42 thoughts on “Structured Word Inquiry gets curiouser and curiouser

  1. Oh boy, and there are a LOT of rules. Having learnt languages with basically no pronunciation exceptions (e.g. Swedish), English is a sub-optimal nightmare.

    How do they deal with alternate spellings but the same sound and meaning: hiccup and hiccough? Or different pronunciations for the same word and meaning: either and either?

  2. What I find curious is the strong resistance to the idea that reading instruction should teach children all the regularities in the writing system, both the phonological (GPCs) and meaning (morphology, and etymology) together to jointly teach reading, spelling, and vocabulary knowledge.

    Yes, Bowers and Bowers wrote: “English spellings are logical and can be investigated like other scientific subjects given that the English spelling system is systematic”. Scientific subjects like linguistics. Crazy!

    I am willing to concede that there are words in English with no good explanations. And others that have linguistically compelling explanations that are sufficiently complex that the explanation are irrelevant to teaching literacy (and I’ll be the first to confess that I am not strong on linguistics, and Peter Bowers and Gina Cooke who know about 100x more about the linguistics of the English writing system might have different opinions on that). But what I do know is that there are lots and lots of simple cases where word spellings are “exceptions” to phonics, and easily explainable in SWI. The fact that SWI organizes words into morphological families to teach vocabulary, spelling, and pronunciations seems so reasonable rather than curious. It sees a reasonable idea even in a shallow orthography that does not have lots of GPC “exceptions”.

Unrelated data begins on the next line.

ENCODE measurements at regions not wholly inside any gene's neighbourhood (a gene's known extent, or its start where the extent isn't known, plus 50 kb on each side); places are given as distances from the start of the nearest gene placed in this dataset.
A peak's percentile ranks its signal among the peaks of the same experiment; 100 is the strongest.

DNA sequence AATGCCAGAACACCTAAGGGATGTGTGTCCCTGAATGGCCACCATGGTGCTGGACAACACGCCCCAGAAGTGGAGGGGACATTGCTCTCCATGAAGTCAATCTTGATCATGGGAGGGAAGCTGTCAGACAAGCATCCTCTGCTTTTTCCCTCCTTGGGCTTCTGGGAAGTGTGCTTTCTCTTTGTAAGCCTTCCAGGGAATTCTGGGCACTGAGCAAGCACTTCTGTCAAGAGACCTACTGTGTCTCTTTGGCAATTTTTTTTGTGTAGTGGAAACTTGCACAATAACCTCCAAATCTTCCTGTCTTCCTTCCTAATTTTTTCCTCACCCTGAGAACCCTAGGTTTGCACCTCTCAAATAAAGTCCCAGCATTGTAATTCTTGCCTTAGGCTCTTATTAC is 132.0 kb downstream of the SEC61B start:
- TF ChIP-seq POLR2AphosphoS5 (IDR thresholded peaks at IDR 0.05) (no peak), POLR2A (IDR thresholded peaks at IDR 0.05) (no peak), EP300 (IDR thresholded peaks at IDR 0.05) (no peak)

The fact that Greg thinks he makes a good point with ‘slippy’ boggles the mind.

    1. “What I find curious is the strong resistance to the idea that reading instruction should teach children all the regularities in the writing system, both the phonological (GPCs) and meaning (morphology, and etymology) together to jointly teach reading, spelling, and vocabulary knowledge.”

      There is no resistance to this. All advocates of systematic phonics accept this. What they do not accept is that all of this should be taught from the very start of reading instruction or that we should impose an implausible formalism on English that allows no exceptions. You might want to start critiquing what phonics advocates actually believe.

      1. The key tools of SWI are morphological matrices, word sums, and etymological dictionaries to investigate how words are related to one another. How to make better sense of GPCs. How to build vocabulary, and how to understand spellings. How phonological and semantic regularities interact. If you like these tools and these goals in year 4 but not year 1, then big win for SWI. And odd to dismiss this earlier when there is no evidence for this conclusion, and indeed, all current (limited) evidence suggests that morphological instruction is effective for younger children, that SWI works in year 1-2, and perhaps most importantly, that learning and memory is always best for material that is studied in a meaningful and organized manner.